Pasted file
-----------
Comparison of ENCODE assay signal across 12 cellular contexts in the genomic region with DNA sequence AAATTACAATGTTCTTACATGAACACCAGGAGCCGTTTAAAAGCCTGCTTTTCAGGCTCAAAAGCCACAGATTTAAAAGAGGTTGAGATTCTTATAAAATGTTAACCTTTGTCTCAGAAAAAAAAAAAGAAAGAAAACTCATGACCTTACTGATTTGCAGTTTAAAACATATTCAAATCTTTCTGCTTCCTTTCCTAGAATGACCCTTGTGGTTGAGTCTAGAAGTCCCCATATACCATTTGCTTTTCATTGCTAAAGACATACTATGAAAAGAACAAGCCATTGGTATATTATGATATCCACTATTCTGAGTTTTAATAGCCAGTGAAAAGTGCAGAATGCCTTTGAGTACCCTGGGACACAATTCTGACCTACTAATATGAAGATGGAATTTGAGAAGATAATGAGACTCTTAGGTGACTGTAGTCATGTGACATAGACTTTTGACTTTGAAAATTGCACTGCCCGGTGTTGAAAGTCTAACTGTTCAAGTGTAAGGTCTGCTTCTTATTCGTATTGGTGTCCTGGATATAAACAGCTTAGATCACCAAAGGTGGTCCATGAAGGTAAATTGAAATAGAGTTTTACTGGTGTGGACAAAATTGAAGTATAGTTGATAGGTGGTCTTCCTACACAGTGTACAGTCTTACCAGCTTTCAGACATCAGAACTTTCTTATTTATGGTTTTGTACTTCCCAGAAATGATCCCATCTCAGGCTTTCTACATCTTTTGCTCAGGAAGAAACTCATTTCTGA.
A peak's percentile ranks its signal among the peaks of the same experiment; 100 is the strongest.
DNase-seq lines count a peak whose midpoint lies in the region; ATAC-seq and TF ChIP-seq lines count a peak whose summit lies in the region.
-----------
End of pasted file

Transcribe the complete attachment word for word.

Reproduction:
Comparison of ENCODE assay signal across 12 cellular contexts in the genomic region with DNA sequence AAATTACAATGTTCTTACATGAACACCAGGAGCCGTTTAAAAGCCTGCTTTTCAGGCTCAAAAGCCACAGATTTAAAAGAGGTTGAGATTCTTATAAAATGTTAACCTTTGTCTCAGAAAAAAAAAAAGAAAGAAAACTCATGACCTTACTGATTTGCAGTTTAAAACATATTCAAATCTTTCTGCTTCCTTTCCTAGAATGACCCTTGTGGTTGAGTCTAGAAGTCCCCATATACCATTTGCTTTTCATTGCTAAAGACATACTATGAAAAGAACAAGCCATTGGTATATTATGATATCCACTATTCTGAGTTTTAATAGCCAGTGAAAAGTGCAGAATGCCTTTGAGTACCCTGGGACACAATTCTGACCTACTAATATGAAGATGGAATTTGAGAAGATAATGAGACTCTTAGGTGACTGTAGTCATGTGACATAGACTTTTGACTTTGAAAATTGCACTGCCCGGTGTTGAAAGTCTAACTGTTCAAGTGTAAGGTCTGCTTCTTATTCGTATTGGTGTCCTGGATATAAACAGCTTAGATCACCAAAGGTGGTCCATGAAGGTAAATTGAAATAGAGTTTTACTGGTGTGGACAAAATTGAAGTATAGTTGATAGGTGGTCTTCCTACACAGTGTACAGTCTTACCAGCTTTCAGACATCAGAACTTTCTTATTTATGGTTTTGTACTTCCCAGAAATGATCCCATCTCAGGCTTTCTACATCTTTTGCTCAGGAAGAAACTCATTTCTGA.
A peak's percentile ranks its signal among the peaks of the same experiment; 100 is the strongest.
DNase-seq lines count a peak whose midpoint lies in the region; ATAC-seq and TF ChIP-seq lines count a peak whose summit lies in the region.